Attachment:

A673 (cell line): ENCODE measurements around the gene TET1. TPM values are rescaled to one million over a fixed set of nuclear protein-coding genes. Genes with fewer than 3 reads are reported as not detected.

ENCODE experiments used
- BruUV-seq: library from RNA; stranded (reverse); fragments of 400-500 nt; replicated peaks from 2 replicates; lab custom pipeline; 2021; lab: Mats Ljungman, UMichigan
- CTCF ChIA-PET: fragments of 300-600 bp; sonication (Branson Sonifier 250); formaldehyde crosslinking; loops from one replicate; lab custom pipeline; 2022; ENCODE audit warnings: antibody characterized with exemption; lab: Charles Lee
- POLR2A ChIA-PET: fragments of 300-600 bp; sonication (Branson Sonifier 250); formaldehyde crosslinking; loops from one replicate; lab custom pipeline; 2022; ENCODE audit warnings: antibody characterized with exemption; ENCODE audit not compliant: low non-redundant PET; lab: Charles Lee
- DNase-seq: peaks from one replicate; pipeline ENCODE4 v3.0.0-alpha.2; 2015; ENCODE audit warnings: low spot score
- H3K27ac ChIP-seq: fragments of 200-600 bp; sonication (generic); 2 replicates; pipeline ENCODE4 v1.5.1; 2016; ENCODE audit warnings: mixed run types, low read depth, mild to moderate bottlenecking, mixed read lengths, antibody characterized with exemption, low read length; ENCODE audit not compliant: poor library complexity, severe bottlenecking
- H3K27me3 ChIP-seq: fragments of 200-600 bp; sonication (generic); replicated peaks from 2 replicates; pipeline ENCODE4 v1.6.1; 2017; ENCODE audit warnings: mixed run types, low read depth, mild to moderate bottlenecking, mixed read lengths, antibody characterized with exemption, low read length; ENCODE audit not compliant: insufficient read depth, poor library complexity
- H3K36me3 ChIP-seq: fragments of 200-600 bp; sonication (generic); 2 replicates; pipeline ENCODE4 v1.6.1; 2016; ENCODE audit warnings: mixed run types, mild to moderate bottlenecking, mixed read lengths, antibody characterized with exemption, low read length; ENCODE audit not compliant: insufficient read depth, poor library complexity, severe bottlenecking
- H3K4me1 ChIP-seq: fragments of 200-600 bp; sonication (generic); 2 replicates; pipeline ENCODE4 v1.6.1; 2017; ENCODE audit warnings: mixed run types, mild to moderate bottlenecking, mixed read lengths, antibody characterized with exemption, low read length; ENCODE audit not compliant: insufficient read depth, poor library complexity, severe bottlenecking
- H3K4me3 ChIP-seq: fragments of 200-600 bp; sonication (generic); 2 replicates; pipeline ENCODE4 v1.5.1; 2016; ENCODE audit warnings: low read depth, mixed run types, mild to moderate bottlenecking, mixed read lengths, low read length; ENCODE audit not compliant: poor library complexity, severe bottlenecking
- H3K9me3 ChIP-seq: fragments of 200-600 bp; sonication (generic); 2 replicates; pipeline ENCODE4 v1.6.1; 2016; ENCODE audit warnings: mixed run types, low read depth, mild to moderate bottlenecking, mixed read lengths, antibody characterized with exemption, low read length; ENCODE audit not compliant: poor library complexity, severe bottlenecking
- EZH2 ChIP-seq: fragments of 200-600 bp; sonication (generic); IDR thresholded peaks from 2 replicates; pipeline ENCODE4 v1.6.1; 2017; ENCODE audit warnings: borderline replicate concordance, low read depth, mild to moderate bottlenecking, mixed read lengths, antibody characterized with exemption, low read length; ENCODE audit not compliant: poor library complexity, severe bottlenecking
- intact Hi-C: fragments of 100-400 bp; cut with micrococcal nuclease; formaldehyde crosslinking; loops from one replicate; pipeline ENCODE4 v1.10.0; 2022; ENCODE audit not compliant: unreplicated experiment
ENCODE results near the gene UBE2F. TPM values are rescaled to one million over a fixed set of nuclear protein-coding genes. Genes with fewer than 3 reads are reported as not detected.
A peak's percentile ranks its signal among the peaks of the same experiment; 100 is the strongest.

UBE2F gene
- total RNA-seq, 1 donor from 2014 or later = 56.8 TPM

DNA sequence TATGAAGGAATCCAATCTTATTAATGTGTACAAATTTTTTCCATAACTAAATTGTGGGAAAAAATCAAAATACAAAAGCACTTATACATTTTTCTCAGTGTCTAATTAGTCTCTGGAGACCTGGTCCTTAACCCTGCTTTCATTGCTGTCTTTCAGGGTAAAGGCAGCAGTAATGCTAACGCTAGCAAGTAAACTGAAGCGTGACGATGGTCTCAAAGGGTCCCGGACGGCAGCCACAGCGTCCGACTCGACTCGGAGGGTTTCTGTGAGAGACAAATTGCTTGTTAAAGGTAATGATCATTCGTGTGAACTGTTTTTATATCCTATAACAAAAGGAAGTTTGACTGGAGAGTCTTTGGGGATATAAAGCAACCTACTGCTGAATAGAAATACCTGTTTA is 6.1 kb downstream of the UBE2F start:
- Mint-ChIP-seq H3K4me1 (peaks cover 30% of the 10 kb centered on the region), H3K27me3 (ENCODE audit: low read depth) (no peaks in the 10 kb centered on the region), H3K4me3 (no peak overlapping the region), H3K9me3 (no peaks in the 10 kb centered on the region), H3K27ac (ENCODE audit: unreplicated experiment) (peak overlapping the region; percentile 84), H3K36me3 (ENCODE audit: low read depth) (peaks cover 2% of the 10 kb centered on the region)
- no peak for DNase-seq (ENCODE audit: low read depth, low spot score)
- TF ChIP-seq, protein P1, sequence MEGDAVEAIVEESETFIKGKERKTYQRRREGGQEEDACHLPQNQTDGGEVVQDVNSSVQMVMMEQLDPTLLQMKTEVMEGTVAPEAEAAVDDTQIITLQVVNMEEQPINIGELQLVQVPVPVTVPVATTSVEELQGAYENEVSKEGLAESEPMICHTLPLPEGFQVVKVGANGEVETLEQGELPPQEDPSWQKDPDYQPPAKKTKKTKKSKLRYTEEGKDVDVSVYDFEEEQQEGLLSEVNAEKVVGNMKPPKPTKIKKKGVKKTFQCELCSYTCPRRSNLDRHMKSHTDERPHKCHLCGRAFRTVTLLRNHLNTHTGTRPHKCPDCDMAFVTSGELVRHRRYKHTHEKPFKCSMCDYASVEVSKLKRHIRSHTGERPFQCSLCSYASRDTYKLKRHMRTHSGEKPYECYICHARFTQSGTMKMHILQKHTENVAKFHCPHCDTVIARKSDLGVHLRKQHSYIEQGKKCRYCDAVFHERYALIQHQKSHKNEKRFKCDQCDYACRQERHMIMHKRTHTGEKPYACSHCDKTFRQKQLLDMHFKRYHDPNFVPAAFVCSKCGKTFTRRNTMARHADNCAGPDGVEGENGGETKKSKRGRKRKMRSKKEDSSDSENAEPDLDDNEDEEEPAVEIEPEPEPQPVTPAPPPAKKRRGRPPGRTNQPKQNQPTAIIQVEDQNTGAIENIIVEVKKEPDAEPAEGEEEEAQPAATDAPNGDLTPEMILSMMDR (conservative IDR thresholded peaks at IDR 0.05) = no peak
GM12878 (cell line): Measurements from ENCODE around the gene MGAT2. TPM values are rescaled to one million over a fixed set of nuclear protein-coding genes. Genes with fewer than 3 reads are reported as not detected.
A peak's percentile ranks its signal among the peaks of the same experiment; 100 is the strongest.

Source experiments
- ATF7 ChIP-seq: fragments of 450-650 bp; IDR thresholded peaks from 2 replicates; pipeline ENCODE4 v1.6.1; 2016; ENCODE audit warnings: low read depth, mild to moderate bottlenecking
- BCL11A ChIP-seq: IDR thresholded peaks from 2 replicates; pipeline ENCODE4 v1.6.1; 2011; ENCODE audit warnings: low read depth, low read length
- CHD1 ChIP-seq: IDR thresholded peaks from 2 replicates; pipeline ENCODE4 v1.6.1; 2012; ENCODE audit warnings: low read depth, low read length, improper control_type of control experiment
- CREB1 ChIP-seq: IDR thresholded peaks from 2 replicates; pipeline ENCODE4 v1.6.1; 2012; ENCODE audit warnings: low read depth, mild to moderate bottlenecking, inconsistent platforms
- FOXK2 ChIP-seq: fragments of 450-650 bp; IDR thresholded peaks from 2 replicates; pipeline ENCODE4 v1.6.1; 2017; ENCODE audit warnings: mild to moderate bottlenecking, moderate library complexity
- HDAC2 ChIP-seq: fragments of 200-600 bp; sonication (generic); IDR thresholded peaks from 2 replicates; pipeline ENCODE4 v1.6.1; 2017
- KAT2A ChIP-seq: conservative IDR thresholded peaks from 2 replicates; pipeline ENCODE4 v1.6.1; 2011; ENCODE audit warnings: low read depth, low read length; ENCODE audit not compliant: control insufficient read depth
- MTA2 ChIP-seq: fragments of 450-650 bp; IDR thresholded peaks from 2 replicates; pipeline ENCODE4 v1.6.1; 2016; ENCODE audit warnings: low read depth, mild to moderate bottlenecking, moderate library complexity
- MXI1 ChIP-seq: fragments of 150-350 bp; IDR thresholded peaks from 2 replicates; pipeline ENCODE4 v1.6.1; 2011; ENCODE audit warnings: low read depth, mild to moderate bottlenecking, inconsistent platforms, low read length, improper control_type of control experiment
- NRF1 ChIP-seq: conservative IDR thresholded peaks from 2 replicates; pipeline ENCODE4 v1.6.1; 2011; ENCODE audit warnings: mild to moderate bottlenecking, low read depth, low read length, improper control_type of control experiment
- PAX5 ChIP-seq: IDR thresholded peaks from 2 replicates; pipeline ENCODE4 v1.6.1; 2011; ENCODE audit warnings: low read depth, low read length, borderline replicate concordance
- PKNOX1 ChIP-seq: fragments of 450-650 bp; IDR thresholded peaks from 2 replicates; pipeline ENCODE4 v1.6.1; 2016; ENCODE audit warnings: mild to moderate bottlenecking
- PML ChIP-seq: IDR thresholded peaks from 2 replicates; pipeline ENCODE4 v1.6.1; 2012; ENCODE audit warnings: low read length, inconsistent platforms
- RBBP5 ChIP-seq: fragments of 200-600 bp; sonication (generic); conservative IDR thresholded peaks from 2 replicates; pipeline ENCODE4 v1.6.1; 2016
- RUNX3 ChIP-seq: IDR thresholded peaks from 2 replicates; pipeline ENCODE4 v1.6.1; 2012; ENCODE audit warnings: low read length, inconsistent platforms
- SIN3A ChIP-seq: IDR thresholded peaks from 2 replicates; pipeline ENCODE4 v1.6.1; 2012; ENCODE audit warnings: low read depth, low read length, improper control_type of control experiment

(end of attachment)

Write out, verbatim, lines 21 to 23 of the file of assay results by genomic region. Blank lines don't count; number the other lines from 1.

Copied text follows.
- no peak for DNase-seq (ENCODE audit: low read depth, low spot score)
- TF ChIP-seq, protein P1, sequence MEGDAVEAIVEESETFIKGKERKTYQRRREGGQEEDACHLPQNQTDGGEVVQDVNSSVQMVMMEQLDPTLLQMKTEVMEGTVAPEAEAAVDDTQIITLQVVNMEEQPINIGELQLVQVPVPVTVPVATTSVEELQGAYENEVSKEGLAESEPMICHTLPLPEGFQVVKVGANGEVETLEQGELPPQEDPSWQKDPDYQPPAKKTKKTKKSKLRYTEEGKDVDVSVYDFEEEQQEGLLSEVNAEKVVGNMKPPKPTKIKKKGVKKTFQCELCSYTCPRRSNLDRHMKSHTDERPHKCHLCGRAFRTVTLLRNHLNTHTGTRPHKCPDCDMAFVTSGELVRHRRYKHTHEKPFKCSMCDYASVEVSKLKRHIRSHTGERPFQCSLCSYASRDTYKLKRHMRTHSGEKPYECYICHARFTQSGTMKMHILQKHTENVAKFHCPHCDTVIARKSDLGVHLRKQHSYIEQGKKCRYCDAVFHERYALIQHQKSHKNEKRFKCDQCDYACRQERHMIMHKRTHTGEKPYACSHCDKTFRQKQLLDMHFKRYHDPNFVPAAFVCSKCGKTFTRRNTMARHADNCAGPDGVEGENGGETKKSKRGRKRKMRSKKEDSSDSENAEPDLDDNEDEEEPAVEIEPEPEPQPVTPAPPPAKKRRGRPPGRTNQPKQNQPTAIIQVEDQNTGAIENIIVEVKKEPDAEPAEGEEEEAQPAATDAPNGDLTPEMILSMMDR (conservative IDR thresholded peaks at IDR 0.05) = no peak
GM12878 (cell line): Measurements from ENCODE around the gene MGAT2. TPM values are rescaled to one million over a fixed set of nuclear protein-coding genes. Genes with fewer than 3 reads are reported as not detected.